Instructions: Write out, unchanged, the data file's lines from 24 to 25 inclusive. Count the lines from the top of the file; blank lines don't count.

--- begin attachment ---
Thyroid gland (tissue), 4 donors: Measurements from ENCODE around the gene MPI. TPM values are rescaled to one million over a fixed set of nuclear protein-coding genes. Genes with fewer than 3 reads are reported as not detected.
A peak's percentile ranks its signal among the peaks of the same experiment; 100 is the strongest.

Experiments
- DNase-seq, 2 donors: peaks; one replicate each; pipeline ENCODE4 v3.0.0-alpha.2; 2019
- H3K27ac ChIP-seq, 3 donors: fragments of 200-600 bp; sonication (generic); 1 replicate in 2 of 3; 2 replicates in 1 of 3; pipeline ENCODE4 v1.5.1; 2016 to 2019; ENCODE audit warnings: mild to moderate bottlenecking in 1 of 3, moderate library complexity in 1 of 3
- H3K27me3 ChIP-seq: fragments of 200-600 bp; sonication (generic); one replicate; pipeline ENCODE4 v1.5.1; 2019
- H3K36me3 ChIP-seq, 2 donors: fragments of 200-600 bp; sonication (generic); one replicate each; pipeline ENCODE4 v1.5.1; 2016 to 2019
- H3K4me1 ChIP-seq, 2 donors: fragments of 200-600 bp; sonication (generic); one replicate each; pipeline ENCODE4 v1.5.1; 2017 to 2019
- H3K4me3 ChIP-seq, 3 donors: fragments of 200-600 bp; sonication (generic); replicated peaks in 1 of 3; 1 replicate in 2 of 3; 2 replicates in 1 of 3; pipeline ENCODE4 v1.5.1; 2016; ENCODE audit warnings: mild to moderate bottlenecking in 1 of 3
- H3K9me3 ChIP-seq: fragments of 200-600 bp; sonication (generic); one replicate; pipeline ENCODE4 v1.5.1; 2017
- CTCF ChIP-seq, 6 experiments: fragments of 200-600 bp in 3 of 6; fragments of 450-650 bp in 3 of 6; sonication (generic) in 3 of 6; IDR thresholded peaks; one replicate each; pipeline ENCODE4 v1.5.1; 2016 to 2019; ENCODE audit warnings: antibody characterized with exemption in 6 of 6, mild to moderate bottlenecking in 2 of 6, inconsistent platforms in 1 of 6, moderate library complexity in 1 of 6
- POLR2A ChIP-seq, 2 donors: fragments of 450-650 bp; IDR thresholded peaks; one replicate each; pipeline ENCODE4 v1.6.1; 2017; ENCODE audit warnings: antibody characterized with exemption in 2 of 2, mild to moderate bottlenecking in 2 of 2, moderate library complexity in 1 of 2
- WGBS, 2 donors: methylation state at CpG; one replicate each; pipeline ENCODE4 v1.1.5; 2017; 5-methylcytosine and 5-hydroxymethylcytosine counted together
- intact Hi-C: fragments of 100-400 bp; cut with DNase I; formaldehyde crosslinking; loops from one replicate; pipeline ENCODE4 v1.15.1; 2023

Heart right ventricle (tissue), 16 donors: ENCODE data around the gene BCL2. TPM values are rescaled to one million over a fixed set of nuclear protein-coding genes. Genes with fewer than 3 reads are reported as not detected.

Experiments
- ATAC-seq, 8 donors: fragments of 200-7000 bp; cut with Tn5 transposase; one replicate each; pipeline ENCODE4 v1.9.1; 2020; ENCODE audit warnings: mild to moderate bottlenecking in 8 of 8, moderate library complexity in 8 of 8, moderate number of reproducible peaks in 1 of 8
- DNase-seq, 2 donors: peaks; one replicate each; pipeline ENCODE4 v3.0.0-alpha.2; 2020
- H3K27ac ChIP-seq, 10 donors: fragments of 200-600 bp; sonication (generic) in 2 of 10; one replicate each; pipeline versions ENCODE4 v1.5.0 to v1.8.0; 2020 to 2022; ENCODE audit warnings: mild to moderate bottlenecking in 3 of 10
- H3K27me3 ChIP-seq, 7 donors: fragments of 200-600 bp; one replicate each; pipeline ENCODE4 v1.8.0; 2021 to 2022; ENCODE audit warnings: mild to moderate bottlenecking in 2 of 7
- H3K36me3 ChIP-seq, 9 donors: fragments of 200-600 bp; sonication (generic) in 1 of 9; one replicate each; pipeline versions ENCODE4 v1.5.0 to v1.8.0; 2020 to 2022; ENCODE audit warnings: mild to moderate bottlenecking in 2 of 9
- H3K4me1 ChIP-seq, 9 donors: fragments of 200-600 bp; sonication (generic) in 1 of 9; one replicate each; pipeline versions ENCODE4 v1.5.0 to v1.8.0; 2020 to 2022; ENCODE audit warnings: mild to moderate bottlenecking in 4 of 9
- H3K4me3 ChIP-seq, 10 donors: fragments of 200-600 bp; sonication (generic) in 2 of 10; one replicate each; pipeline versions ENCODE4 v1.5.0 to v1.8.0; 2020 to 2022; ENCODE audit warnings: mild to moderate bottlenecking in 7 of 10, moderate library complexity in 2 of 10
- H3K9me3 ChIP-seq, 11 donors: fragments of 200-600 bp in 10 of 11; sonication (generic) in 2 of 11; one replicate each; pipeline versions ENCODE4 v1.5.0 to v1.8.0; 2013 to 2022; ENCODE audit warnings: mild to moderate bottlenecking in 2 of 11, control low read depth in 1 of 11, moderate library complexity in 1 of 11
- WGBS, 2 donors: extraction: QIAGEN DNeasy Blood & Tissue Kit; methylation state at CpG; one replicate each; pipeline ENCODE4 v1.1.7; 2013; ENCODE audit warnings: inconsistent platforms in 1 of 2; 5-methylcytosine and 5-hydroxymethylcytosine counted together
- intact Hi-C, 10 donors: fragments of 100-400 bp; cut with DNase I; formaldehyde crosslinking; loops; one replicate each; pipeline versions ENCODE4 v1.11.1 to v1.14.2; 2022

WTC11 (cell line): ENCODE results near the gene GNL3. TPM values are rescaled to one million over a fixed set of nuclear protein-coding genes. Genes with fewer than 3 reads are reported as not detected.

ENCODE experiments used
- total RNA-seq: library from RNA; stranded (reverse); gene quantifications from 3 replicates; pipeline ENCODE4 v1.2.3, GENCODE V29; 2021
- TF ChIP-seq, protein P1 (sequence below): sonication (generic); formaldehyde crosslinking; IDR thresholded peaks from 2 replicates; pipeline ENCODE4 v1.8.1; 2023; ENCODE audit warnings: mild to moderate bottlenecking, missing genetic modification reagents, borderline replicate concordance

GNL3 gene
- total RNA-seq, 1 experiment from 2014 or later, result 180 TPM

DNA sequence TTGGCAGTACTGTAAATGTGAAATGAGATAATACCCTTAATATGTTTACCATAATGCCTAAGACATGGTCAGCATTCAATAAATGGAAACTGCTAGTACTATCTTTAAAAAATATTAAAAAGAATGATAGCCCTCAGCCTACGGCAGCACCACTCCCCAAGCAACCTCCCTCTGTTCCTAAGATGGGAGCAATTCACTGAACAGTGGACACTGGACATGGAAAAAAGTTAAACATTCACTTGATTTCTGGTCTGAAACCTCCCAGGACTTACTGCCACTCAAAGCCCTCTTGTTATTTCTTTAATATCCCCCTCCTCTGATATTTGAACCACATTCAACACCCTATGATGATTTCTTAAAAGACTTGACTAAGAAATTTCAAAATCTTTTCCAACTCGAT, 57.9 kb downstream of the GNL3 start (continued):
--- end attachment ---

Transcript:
- H3K9me3 ChIP-seq, 11 donors: fragments of 200-600 bp in 10 of 11; sonication (generic) in 2 of 11; one replicate each; pipeline versions ENCODE4 v1.5.0 to v1.8.0; 2013 to 2022; ENCODE audit warnings: mild to moderate bottlenecking in 2 of 11, control low read depth in 1 of 11, moderate library complexity in 1 of 11
- WGBS, 2 donors: extraction: QIAGEN DNeasy Blood & Tissue Kit; methylation state at CpG; one replicate each; pipeline ENCODE4 v1.1.7; 2013; ENCODE audit warnings: inconsistent platforms in 1 of 2; 5-methylcytosine and 5-hydroxymethylcytosine counted together